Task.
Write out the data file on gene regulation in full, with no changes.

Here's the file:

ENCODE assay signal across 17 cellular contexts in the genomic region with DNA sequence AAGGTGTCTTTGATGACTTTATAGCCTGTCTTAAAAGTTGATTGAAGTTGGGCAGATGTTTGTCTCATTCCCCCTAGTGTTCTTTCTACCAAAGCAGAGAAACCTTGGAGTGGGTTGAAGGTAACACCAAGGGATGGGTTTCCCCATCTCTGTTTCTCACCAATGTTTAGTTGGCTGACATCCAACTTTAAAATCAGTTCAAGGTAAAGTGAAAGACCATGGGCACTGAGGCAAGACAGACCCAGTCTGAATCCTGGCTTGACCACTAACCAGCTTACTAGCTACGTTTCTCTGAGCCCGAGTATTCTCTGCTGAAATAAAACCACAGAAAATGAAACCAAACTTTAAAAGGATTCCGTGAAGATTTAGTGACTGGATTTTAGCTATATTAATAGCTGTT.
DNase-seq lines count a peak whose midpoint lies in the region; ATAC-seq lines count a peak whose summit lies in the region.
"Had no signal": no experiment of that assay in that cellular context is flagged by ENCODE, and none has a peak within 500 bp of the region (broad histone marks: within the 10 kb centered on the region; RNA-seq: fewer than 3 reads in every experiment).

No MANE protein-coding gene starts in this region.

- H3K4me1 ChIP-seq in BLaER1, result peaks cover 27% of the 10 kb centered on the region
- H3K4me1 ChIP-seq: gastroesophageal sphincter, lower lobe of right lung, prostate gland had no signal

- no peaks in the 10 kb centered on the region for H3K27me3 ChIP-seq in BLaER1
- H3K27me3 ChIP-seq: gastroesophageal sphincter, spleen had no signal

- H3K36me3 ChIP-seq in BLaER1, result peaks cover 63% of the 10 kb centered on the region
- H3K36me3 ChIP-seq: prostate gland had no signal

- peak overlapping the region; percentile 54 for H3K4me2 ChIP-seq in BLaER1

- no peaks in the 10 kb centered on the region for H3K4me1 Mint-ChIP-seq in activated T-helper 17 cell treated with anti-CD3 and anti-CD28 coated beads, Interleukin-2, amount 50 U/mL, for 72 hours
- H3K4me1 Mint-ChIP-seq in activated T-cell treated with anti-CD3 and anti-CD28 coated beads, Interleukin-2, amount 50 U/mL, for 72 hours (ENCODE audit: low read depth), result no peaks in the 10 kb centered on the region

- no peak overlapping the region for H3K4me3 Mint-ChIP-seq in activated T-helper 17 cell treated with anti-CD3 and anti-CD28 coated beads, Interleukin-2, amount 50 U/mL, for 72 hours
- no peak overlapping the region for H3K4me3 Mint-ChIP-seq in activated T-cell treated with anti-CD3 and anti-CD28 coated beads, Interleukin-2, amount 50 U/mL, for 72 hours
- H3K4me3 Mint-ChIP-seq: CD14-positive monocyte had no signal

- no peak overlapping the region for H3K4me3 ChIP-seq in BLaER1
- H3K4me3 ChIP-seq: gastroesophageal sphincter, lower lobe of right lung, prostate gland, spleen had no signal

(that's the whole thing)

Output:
ENCODE assay signal across 17 cellular contexts in the genomic region with DNA sequence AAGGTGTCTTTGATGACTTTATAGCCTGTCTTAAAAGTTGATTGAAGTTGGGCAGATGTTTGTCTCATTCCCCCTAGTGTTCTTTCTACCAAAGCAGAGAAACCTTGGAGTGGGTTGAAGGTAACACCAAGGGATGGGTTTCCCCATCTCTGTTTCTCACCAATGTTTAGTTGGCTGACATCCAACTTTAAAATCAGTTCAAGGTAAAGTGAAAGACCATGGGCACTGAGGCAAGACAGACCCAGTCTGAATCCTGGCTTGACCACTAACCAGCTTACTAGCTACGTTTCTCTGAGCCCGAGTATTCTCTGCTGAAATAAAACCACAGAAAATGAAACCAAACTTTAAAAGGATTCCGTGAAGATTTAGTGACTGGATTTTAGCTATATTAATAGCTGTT.
DNase-seq lines count a peak whose midpoint lies in the region; ATAC-seq lines count a peak whose summit lies in the region.
"Had no signal": no experiment of that assay in that cellular context is flagged by ENCODE, and none has a peak within 500 bp of the region (broad histone marks: within the 10 kb centered on the region; RNA-seq: fewer than 3 reads in every experiment).

No MANE protein-coding gene starts in this region.

- H3K4me1 ChIP-seq in BLaER1, result peaks cover 27% of the 10 kb centered on the region
- H3K4me1 ChIP-seq: gastroesophageal sphincter, lower lobe of right lung, prostate gland had no signal

- no peaks in the 10 kb centered on the region for H3K27me3 ChIP-seq in BLaER1
- H3K27me3 ChIP-seq: gastroesophageal sphincter, spleen had no signal

- H3K36me3 ChIP-seq in BLaER1, result peaks cover 63% of the 10 kb centered on the region
- H3K36me3 ChIP-seq: prostate gland had no signal

- peak overlapping the region; percentile 54 for H3K4me2 ChIP-seq in BLaER1

- no peaks in the 10 kb centered on the region for H3K4me1 Mint-ChIP-seq in activated T-helper 17 cell treated with anti-CD3 and anti-CD28 coated beads, Interleukin-2, amount 50 U/mL, for 72 hours
- H3K4me1 Mint-ChIP-seq in activated T-cell treated with anti-CD3 and anti-CD28 coated beads, Interleukin-2, amount 50 U/mL, for 72 hours (ENCODE audit: low read depth), result no peaks in the 10 kb centered on the region

- no peak overlapping the region for H3K4me3 Mint-ChIP-seq in activated T-helper 17 cell treated with anti-CD3 and anti-CD28 coated beads, Interleukin-2, amount 50 U/mL, for 72 hours
- no peak overlapping the region for H3K4me3 Mint-ChIP-seq in activated T-cell treated with anti-CD3 and anti-CD28 coated beads, Interleukin-2, amount 50 U/mL, for 72 hours
- H3K4me3 Mint-ChIP-seq: CD14-positive monocyte had no signal

- no peak overlapping the region for H3K4me3 ChIP-seq in BLaER1
- H3K4me3 ChIP-seq: gastroesophageal sphincter, lower lobe of right lung, prostate gland, spleen had no signal